Today was the day. I had not touched my cell phone for 48 hours and now I could check to see if it was dead or alive. It was alive! The screen looked weird, like water had dripped down inside and smeared it, but it worked. It would die eventually, once I was back home, but for the rest of my trip it worked. Hurrah!
I felt grateful that it worked, and also grateful that I had been forced to not use it for 48 hours. If your phone has to die, a mountaintop Buddhist monastery is the perfect place for that.
There were some new guests next door to me; from the guttural exclamations I could hear through the wall, they must have been German or Dutch. They sounded aggressive, which I realized was just their language, but I took my laptop with me just in case they turned out to be thieves. This is the type of irrational thinking I do when I am sleep deprived, which is just about every day.
I wanted to buy a gift for my Keiko’s parents. Koyasan is considered sacred to the Japanese. I didn’t know Fred and Hiromi were believers and if so, in what, but they had never been here and I thought it would be nice to bring them a little something. But what?
At the information center, I asked the friendly staff of three for advice, but none of them spoke much English. From the back office, a tall, stout man appeared and thrust out his hand.
“I’m Patrick O’Leary. How can I help?” An Irish American! He was the fourth employee. After my initial surprise, I explained I wanted gift advice for my Japanese family. He translated for the other employees and they conferred.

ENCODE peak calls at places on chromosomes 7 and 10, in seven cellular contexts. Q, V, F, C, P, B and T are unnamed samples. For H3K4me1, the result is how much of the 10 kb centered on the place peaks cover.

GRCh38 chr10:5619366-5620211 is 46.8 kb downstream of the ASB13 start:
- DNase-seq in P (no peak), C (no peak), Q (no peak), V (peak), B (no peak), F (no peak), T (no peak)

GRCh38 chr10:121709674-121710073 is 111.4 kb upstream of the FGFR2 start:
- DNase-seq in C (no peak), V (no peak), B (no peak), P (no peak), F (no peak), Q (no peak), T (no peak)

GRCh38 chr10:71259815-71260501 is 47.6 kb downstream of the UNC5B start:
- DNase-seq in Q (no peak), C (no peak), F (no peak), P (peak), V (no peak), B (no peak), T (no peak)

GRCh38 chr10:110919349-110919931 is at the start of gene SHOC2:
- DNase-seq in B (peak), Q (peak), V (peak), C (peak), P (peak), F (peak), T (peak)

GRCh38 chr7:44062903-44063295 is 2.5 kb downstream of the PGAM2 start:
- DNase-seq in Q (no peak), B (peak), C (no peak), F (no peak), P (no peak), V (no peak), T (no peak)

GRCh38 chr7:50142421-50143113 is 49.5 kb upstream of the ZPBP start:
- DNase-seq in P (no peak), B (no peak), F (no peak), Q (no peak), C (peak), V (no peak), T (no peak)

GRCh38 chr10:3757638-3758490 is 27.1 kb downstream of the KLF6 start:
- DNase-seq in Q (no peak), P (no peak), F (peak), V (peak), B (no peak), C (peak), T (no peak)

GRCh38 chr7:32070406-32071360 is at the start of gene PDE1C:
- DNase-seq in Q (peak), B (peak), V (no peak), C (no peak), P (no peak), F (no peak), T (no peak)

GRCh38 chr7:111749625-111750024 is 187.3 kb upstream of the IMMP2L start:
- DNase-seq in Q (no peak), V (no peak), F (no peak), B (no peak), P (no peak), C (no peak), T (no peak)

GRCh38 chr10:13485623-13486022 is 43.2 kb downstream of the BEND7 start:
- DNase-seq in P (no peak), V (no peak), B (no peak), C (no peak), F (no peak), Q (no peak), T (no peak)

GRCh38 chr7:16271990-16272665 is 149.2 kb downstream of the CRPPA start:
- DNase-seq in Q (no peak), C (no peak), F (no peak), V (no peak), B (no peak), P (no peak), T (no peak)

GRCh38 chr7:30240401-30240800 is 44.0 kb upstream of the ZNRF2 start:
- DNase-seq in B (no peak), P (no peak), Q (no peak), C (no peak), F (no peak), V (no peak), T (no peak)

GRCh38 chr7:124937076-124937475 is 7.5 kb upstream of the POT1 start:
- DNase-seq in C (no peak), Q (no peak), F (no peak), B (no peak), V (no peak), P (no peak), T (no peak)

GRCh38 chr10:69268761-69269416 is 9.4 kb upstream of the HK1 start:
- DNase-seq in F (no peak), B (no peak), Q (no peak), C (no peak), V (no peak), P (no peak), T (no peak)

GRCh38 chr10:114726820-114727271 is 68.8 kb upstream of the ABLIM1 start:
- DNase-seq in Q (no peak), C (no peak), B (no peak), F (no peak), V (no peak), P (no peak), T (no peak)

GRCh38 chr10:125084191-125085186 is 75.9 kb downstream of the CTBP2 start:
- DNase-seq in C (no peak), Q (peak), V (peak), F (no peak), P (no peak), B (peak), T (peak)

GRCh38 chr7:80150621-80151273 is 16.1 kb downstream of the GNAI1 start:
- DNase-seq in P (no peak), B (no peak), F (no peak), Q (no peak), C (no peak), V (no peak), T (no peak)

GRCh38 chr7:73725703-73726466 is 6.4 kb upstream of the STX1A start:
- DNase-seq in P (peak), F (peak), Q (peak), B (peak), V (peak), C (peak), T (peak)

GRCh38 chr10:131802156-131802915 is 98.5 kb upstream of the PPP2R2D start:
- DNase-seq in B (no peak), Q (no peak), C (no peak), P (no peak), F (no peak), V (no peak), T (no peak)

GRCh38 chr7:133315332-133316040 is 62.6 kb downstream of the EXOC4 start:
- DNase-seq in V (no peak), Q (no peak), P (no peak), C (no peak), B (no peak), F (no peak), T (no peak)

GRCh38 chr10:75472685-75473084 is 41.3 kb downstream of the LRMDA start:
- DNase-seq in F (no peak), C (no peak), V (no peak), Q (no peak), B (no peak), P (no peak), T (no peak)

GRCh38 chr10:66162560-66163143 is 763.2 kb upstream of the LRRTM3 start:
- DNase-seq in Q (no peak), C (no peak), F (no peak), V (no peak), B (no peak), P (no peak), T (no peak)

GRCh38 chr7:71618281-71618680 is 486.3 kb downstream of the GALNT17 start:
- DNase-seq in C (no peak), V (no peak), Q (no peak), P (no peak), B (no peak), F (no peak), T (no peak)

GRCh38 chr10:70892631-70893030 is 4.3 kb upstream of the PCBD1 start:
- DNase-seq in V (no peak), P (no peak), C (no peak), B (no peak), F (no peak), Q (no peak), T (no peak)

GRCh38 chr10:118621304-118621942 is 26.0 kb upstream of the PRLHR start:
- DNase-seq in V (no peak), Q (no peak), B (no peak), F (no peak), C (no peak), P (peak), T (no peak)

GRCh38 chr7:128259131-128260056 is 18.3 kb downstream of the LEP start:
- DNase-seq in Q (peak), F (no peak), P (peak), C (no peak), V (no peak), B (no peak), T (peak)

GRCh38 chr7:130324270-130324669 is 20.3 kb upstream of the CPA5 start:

“I’ve lived here 30 years and I still don’t understand it completely—the gift giving thing,” he said. The advice was to buy a special kind of dehydrated or freeze dried (is there a difference?) tofu made only in Koyasan.
Really? Tofu? Now, I like tofu, but I had never considered giving it as a gift. I asked them to write down the exact name in Japanese since I assumed it would be difficult to find. They giggled a little up their sleeves, and I realized why as I entered the first gift shop I came across to find thousands of boxes of gift-wrapped dehydrated tofu.
Here’s the good thing—dehydrated tofu is light, unlike the broth-packed yuba tofu I had bought in Nikko. Once I saw it I realized this was something I’d been enjoying at every meal in Koyasan. Once it’s reconstituted, it has an even spongier texture than regular tofu. Call me a weirdo, but I like that, so I bought a package for myself too.
I returned to the monastery and did some work, wrote a blog post, ate an instant ramen lunch, and packed for my departure the next morning. Then I sauntered out for a last visit to the cemetery.
This time I followed some of the tantalizing trails that led off from the main paths. They wound up, up, up from one terrace to another; on every level there were loads of old tombstones as well as signs that people still visited, like gardening tools and stools and obviously-recent offerings of coins or flowers or incense.
One path turned out to be a cross-country hiking trail. A very serious woman through hiker hoofed it my way, barely nodding at me. The path opened out into a meadow, and I could see where it reentered a woods on the other side. So tempting! But I turned back.
I got lost and ended up in an area where Japanese tour buses arrived. This was the location of newer graves, including “corporate graves” for people who dedicated their lives to their companies. Probably they literally worked themselves to death. I will never understand why this is considered admirable.
That afternoon I attended the fire ceremony, which as I wrote turned out to be a two-hour meditation. That night I slept eight hours straight! I guess all I have to do from now on is meditate two hours a day. Right.